I want to start with a short story about how intuition saved me at work.
One of the managers in my first job was a rising star in an engineering firm. He was charismatic and had great relations with everyone. Many expected him to become a vice president before he turned 40.
I remember sensing that something wasn’t quite right with this manager. I just knew that I had to be cautious around any information or direction he gave me. Being the most junior member in the firm, I was confused by how I viewed him so differently compared to seasoned coworkers and managers in the firm.
It was about 7 years after I moved to another organization when I heard the engineering firm was suing this manager for stealing intellectual property for his personal business.
Hearing the news cleared the doubt I had carried with me for years. I was sad that it took the firm so many years to see the manager’s true colors. I now realize it was my intuition that gave me a very important signal.
Have you ever had an inner knowing that may contradict evidence or other’s viewpoint? Did you act according to your inner knowing or did you dismiss it because the mind said it didn’t make sense?
Like many people, I rely on my mental capacity to do my work. There were many years that my primary work was about numbers and data analysis. I was so much in my head that I gradually lost touch with my intuition.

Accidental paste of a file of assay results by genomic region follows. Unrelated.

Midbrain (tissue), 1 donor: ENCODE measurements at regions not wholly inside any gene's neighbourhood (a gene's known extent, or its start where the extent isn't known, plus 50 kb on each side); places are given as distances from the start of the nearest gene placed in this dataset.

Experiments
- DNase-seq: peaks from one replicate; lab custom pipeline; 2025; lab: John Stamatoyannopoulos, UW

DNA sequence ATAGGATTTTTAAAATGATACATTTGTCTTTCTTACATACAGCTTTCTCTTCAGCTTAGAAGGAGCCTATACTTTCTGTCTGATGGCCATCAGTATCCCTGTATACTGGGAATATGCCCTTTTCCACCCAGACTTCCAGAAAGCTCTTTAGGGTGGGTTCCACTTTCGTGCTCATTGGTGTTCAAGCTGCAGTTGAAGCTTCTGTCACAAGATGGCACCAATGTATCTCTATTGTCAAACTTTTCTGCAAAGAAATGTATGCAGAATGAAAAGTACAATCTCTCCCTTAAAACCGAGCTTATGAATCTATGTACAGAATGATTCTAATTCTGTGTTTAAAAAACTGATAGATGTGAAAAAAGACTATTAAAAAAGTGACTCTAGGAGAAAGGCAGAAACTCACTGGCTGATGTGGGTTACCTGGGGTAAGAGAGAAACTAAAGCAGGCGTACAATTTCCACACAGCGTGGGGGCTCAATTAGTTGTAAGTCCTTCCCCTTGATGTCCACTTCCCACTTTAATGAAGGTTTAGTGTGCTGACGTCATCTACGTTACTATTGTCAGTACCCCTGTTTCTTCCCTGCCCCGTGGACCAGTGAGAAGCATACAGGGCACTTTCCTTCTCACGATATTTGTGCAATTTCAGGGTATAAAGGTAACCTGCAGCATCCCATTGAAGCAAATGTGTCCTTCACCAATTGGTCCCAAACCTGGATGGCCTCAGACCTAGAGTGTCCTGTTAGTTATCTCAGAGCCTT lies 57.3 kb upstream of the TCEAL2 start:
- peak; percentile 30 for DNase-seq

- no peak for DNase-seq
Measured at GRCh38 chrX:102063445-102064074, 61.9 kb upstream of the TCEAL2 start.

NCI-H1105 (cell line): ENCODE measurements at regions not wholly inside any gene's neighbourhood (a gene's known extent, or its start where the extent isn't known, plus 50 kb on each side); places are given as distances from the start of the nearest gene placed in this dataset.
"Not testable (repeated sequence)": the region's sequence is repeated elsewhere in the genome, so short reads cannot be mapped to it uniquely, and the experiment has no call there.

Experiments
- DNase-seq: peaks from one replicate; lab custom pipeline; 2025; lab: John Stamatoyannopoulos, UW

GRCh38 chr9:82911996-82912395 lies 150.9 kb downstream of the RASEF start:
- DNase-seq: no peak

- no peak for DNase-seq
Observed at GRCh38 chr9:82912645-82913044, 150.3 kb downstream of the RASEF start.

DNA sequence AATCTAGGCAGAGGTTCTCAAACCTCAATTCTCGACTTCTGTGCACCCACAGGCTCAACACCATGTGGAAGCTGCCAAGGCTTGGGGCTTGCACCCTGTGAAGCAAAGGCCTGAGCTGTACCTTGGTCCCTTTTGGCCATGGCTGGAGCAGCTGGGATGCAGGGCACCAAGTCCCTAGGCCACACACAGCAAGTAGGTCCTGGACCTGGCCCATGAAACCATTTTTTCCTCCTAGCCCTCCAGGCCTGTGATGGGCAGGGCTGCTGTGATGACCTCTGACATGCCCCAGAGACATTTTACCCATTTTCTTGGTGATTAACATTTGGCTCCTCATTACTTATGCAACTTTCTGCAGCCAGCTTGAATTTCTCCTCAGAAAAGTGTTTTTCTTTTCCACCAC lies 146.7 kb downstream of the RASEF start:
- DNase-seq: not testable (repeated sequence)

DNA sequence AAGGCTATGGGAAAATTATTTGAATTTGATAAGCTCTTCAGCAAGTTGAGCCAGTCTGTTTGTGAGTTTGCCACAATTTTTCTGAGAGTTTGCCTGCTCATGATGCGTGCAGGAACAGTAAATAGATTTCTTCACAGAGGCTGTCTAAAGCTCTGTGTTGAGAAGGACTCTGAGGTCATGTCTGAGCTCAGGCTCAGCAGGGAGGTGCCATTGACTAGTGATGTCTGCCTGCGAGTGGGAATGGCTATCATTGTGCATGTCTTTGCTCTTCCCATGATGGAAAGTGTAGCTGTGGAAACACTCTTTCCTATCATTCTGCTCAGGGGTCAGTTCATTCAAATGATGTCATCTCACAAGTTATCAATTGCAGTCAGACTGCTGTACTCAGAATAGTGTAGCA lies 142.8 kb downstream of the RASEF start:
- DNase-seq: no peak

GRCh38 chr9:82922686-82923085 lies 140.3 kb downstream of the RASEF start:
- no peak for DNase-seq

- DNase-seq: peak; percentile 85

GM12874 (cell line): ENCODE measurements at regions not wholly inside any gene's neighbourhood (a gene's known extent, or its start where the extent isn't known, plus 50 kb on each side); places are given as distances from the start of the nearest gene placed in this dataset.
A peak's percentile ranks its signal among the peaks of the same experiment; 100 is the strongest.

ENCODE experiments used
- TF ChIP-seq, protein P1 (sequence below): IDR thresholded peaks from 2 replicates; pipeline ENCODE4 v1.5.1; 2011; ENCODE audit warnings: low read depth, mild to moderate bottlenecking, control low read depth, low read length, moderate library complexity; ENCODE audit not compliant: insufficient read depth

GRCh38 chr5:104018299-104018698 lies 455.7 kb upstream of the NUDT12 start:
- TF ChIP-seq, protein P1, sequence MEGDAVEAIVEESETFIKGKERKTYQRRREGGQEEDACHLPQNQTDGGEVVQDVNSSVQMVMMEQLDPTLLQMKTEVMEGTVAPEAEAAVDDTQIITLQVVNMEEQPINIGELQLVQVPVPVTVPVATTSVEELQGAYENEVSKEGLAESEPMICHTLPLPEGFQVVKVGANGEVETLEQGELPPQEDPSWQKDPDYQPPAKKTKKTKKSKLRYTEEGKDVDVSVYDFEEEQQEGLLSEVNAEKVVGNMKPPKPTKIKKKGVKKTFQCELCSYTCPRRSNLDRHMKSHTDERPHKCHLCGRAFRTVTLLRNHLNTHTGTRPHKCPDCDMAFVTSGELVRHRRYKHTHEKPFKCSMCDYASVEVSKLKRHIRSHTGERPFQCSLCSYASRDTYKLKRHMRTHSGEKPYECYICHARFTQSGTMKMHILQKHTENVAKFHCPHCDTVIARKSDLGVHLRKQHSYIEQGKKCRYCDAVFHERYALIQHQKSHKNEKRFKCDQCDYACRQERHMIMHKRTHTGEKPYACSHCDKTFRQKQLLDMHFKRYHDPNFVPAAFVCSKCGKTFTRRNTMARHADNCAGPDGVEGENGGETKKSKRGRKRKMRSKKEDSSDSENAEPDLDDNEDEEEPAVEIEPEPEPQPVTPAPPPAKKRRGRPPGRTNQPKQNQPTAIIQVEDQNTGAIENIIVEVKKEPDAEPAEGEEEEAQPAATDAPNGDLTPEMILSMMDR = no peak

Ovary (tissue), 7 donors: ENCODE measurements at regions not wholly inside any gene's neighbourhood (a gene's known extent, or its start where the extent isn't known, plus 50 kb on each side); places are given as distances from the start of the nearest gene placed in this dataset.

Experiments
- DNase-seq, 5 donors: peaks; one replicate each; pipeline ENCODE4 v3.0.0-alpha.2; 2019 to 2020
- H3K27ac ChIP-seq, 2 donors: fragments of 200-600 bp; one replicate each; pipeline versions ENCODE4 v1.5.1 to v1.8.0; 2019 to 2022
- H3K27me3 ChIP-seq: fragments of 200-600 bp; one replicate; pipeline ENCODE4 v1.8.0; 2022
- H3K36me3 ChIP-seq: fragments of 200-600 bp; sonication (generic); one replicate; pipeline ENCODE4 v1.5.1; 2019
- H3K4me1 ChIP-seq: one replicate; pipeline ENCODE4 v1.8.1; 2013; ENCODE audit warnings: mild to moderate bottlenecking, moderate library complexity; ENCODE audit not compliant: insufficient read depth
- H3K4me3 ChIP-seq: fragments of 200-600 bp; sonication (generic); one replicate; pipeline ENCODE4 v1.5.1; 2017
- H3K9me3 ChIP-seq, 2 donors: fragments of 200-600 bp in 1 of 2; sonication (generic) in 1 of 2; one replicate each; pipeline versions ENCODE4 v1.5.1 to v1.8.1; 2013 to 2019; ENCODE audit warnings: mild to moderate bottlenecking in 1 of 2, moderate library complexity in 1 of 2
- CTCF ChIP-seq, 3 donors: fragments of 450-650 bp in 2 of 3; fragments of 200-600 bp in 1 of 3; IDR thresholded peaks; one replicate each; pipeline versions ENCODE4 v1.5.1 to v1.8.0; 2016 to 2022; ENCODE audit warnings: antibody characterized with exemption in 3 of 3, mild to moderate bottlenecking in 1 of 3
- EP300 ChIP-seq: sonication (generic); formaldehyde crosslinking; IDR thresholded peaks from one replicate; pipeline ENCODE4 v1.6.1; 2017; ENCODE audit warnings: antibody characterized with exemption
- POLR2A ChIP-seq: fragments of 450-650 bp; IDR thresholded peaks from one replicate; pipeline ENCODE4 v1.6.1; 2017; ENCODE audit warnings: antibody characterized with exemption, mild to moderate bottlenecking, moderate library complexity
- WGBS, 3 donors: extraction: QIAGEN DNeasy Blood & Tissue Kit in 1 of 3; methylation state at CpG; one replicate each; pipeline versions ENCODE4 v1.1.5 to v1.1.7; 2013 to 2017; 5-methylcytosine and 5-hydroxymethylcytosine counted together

First, my mind became busier, then the noisy mental chatter wouldn’t stop. I also started ignoring cues from my body, undermining physical symptoms that later developed into chronic health issues.
It has taken me years to find my way back to tuning into my body for cues, which has helped me reconnect with my intuition. The more I practice feeling into my body, the more accurate my intuition becomes.
One of the greatest gifts of intuition is sensing the trajectory of a person or situation despite the evidence (like the manager). My inner knowing helps me to avoid and neutralize landmines before others were able to identify them. Intuition also allows me to discern the level of truth in a person’s words.
Can you imagine the amount of time and energy saved from cultivating this inner knowing?
When I analyze data, intuition helps me extract the golden nuggets in the data faster without being overwhelmed by the volume of information. Learning to discern when to rely more on data, when to rely on intuition, and when to use both helps me work smarter instead of harder.
“Learning to discern when to rely more on data, when to rely on intuition, and when to use both helps [one] work smarter instead of harder. “
Intuition also comes in other forms. A client of mine listened to her “little voice” and changed a patient’s drug dosage prescribed by a colleague; that “little” adjustment ended up saving the patient’s life!
While medical records and standard protocols are helpful, there are many incidents that she relies on her “little voice” to decide the best way to treat her patients.
Clearing mental chatter and psychological baggages are keys to developing one’s intuition. Mental chatter contributes to skewed perception of situations. Psychological baggages cause us to put up invisible walls as defensive mechanisms. A quieter mind and an open heart are fertile grounds for strengthening intuition.
If you find yourself running into brick walls even though you have been working hard and doing the best you can, reserve a few minutes every day to quiet the mind. Setting aside your mobile devices and taking a short walk in nature helps. Taking deep belly breaths for a minute will reset your system for greater composure.
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